Since 2000, the National Science Foundation has depended upon its pioneering FastLane e-government system to manage grant applications, peer reviews, and reporting. In this behind-the-scenes account Thomas J. Misa and Jeffrey R. Yost examine how powerful forces of science and computing came together to create this influential grant-management system, assessing its impact on cutting-edge scientific research.
Why did the NSF create FastLane, and how did it anticipate the development of web-based e-commerce? What technical challenges did the glitch-prone early system present? Did the switch to electronic grant proposals disadvantage universities with fewer resources? And how did the scientific community help shape FastLane?
Foregrounding the experience of computer users, the book draws on hundreds of interviews with scientific researchers, sponsored project administrators, NSF staff, and software designers, developers, and managers.
|Publisher:||Johns Hopkins University Press|
|Series:||Johns Hopkins Studies in the History of Technology|
|Sold by:||Barnes & Noble|
|File size:||3 MB|
|Age Range:||18 Years|
About the Author
Thomas J. Misa is the director of the Charles Babbage Institute at the University of Minnesota, where he holds the Engineering Research Associates Land-Grant Chair in the history of technology. He is the author of Leonardo to the Internet: Technology and Culture from the Renaissance to the Present. Jeffrey R. Yost is the associate director of the Charles Babbage Institute and a faculty member in the history of science, technology, and medicine department at the University of Minnesota. He is the coauthor of Computer: A History of the Information Machine.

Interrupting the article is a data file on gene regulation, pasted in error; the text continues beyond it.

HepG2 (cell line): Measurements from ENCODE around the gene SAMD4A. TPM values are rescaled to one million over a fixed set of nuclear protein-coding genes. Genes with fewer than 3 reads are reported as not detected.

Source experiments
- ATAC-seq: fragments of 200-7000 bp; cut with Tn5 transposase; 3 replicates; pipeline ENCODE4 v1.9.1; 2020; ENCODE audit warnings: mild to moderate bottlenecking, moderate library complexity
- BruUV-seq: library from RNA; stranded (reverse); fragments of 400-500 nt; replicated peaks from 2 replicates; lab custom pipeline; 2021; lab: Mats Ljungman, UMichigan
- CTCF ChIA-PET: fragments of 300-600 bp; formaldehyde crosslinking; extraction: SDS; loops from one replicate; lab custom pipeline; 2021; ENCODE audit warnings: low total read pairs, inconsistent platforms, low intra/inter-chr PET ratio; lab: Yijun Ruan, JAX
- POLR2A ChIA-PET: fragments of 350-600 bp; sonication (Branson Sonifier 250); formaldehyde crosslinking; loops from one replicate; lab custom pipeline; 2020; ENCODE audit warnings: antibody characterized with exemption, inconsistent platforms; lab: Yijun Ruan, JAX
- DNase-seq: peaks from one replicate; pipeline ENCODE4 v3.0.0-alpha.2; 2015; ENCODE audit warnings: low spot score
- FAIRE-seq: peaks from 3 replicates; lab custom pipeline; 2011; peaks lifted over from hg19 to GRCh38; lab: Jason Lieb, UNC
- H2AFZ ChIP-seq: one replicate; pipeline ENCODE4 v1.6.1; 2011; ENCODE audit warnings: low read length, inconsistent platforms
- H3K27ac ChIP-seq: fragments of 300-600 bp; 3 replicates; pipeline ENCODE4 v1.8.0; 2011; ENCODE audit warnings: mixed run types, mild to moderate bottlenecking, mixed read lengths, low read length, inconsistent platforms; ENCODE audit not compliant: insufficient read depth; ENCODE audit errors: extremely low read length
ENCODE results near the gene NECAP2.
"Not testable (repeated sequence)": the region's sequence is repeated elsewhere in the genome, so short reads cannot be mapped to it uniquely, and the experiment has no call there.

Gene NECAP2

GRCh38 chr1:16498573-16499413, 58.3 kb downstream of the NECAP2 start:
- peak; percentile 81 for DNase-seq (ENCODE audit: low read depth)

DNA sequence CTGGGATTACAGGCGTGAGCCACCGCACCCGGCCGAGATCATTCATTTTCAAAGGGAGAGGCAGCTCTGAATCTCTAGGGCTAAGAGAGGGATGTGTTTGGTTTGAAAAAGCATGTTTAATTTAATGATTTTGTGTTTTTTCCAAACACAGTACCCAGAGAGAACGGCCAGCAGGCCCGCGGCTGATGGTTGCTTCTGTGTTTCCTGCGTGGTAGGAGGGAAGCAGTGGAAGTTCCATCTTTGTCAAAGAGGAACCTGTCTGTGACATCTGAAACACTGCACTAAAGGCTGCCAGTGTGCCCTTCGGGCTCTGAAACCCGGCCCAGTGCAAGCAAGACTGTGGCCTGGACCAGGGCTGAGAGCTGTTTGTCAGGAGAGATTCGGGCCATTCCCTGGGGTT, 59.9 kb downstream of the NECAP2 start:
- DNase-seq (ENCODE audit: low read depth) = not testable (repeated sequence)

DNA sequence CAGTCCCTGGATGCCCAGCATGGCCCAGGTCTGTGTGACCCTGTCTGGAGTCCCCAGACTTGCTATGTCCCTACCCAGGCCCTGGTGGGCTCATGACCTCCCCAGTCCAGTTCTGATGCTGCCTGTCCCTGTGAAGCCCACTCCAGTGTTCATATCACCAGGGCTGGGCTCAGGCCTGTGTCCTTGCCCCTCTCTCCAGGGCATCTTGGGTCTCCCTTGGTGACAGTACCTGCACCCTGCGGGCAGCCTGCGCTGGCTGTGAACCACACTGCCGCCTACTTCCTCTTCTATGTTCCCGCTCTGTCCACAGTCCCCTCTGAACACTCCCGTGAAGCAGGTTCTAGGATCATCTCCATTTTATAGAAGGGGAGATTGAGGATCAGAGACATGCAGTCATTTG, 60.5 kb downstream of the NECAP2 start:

Thomas J. Misa is director of the Charles Babbage Institute at the University of Minnesota. His books include Managing Technology in Society; Modernity and Technology; Urban Machinery, Gender Codes: Why Women Are Leaving Computing; and the award-winning A Nation of Steel: The Making of Modern America, 1865–1925, the last also published by Johns Hopkins.
Table of Contents
1. Managing Science
2. Origins of E-Government
3. Developing a New System
4. Principal Investigators as Lead Users
5. Research Administrators as Lead Users
6. NSF Staff as Legacy Users
7. Legacies, Lessons, and Prospects
Appendix A. University Site Visits
Appendix B. Interview Summary Statistics
Essay on Sources
What People are Saying About This
"This fundamentally important book for historians of science and technology uses the testimonies of scientists and computer experts to demystify the workings and construction of NSF's FastLane grant application system. Skillfully drawing from more than four hundred interviews and an impressive range of archival sources, Misa and Yost have masterfully crafted an accessible, engaging, and frank history."